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What we can't see can help us find things, it can also make us anxious
on 14 May 2020
Imaging seeing what is not there

See what you want and want what you see. Say what you mean and mean what you say. Wouldn't life be great if we could live by such maxims? Well, actually you can, for sure not all the time but enough to make life a great place to be. You see, it's what we do most of the time, the norm, that appears to shape the way our brain works . . . 

While this research is primarily about how the brain differentiates the nature and structure of items, helping us to locate them. It was interesting to know it happens, even though we are unaware that we are doing it! It reminded me of the way our brain does a very similar thing when looking at or for things that represent danger. This is the way our fear system works and in ordinary situations, it does a pretty good job in keeping us out of harms reach. But add too much cayenne pepper or a pinch of fairy dust (just joking) and the whole system can go off the rails. Enter the anxiety trap, the moment when a normal fear system becomes dysregulated!

Our visual system is constantly scanning the environment and it can identify things based on expectation or even anticipation. It can also see things that are not there, as long as we expect them to be there, this is a positive hallucination. We can also experience the opposite, i.e. not seeing things that actually are there; a negative hallucination. Anxiety disorders can pepper our life with ambiguity, to the point we begin to imagine bad things can or will happen. The images of that place crashing, that stray look that means he/she is having an affair or even knowing that the new employee is going to get your promotion! The problem is, that our brain is constantly filtering sensory stimuli and much of it can be related to past experiences, which is stored in emotional memories. Of course, we all have random thoughts, sometimes these are troubling but they pass and we may never give them a second thought. But when we have an anxiety disorder, they don't pass and we often give them a second, third, fourth . . . thought! And on and on it goes. So you may be wondering, what can I do? Well, you won't be surprised if I mention hypnosis, will you?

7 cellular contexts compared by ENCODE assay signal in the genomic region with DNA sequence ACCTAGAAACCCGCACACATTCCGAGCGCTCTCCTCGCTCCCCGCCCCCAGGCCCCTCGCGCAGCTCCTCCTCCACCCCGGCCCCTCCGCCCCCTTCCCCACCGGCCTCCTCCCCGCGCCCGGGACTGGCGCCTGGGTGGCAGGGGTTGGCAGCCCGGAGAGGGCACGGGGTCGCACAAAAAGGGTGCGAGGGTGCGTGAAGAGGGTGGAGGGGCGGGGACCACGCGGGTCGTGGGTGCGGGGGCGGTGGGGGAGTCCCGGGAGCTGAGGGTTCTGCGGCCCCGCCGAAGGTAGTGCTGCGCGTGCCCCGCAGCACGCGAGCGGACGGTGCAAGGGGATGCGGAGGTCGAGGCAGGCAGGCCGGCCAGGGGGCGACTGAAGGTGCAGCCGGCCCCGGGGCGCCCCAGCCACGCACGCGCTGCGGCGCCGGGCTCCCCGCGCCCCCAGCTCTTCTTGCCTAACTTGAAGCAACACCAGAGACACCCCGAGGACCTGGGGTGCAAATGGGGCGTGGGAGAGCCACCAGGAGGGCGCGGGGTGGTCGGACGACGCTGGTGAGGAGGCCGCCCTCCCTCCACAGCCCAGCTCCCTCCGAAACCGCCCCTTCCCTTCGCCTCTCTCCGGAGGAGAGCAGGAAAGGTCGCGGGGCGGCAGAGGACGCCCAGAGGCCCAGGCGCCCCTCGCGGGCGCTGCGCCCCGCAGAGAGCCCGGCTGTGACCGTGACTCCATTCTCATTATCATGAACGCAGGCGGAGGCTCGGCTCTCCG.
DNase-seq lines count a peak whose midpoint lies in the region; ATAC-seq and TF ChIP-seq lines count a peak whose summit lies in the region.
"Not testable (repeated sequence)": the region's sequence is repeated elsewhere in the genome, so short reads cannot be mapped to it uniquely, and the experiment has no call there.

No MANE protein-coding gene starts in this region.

Hypnotherapy is not, or at least shouldn't just be about hypnosis and therapeutic intervention. We need to be thinking big picture here and the way to do that is by taking a holistic approach to life. In order to function to our utmost potential, we need to focus on "all of the basics," i.e. breathing, hydration, food, sleep, exercise, in all its forms and then hypnosis will work much more effectively. It still works, to certain degrees, if you ignore the basics, obviously not too much, it just works better if all parts of you are a part of the plan. Most of the clients I see are somewhere on this anomalous pathway. That is, they have a sense of what they should be doing, they're just not doing it. For example, very few clients breathe properly, (diaphragmatically), many are somewhat dehydrated and many have poor diets. You will survive but for some, a long and happy life could be a stretch! Some say, the quality of one's life is not expressed in the number of years, It's what they achieve in those years that really counts. But what if you were to have it all, long life and lots of achievement; wouldn't that be good? Well, this is my goal for every client and it is an intrinsic part of the way I deliver my therapy! So, if you want to live a good life, why not make an appointment for a free consultation? See below for the link to a new future!

Hypnotherapy stands out as one of the most effective strategic life management methods there is, especially in its ability to promote clear thinking and good states of mental wellness. The behaviours that make life challenging are often a result of too much stress, too little or poor quality sleep and too little by way of mental and emotional clarity! So, to get or take back control of your mind and your life, it makes perfect sense to use a methodology that addresses the subconscious brain's role in perpetuating negative, vague and ambiguous states of mind. Hypnosis helps us to create calm relaxing states of mind that make life work better! If you would like to address any concerns you have in this direction, or, if you just want the ability to make your life feel better, then why not make an appointment for a Free Consultation? Hypnosis gives you the ability to have a good life!